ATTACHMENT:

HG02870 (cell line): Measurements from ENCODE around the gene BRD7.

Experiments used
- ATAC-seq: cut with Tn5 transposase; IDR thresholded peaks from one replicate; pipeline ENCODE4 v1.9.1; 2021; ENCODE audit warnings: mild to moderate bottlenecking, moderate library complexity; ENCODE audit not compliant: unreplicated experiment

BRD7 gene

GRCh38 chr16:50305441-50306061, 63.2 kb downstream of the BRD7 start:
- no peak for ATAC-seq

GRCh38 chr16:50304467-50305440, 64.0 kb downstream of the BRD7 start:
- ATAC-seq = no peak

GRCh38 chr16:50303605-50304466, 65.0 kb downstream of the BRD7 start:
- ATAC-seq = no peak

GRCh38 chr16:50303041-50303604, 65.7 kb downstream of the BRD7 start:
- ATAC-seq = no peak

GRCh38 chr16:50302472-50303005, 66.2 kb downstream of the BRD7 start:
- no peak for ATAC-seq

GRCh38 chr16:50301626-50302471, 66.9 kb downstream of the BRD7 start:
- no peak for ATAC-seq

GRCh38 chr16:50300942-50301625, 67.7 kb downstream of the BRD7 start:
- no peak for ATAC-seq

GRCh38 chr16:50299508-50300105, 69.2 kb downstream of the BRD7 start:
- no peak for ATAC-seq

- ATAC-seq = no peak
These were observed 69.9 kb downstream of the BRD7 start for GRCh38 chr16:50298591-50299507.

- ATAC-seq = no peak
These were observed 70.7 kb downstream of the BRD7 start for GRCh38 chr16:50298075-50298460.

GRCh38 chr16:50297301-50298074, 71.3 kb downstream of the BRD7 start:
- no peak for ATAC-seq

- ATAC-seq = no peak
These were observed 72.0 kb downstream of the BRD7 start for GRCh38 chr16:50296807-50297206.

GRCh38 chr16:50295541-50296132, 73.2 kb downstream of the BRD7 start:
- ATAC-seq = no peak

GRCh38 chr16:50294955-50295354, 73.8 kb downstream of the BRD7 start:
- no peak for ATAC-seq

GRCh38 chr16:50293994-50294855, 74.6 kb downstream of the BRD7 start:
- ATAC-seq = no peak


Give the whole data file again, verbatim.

HG02870 (cell line): Measurements from ENCODE around the gene BRD7.

Experiments used
- ATAC-seq: cut with Tn5 transposase; IDR thresholded peaks from one replicate; pipeline ENCODE4 v1.9.1; 2021; ENCODE audit warnings: mild to moderate bottlenecking, moderate library complexity; ENCODE audit not compliant: unreplicated experiment

BRD7 gene

GRCh38 chr16:50305441-50306061, 63.2 kb downstream of the BRD7 start:
- no peak for ATAC-seq

GRCh38 chr16:50304467-50305440, 64.0 kb downstream of the BRD7 start:
- ATAC-seq = no peak

GRCh38 chr16:50303605-50304466, 65.0 kb downstream of the BRD7 start:
- ATAC-seq = no peak

GRCh38 chr16:50303041-50303604, 65.7 kb downstream of the BRD7 start:
- ATAC-seq = no peak

GRCh38 chr16:50302472-50303005, 66.2 kb downstream of the BRD7 start:
- no peak for ATAC-seq

GRCh38 chr16:50301626-50302471, 66.9 kb downstream of the BRD7 start:
- no peak for ATAC-seq

GRCh38 chr16:50300942-50301625, 67.7 kb downstream of the BRD7 start:
- no peak for ATAC-seq

GRCh38 chr16:50299508-50300105, 69.2 kb downstream of the BRD7 start:
- no peak for ATAC-seq

- ATAC-seq = no peak
These were observed 69.9 kb downstream of the BRD7 start for GRCh38 chr16:50298591-50299507.

- ATAC-seq = no peak
These were observed 70.7 kb downstream of the BRD7 start for GRCh38 chr16:50298075-50298460.

GRCh38 chr16:50297301-50298074, 71.3 kb downstream of the BRD7 start:
- no peak for ATAC-seq

- ATAC-seq = no peak
These were observed 72.0 kb downstream of the BRD7 start for GRCh38 chr16:50296807-50297206.

GRCh38 chr16:50295541-50296132, 73.2 kb downstream of the BRD7 start:
- ATAC-seq = no peak

GRCh38 chr16:50294955-50295354, 73.8 kb downstream of the BRD7 start:
- no peak for ATAC-seq

GRCh38 chr16:50293994-50294855, 74.6 kb downstream of the BRD7 start:
- ATAC-seq = no peak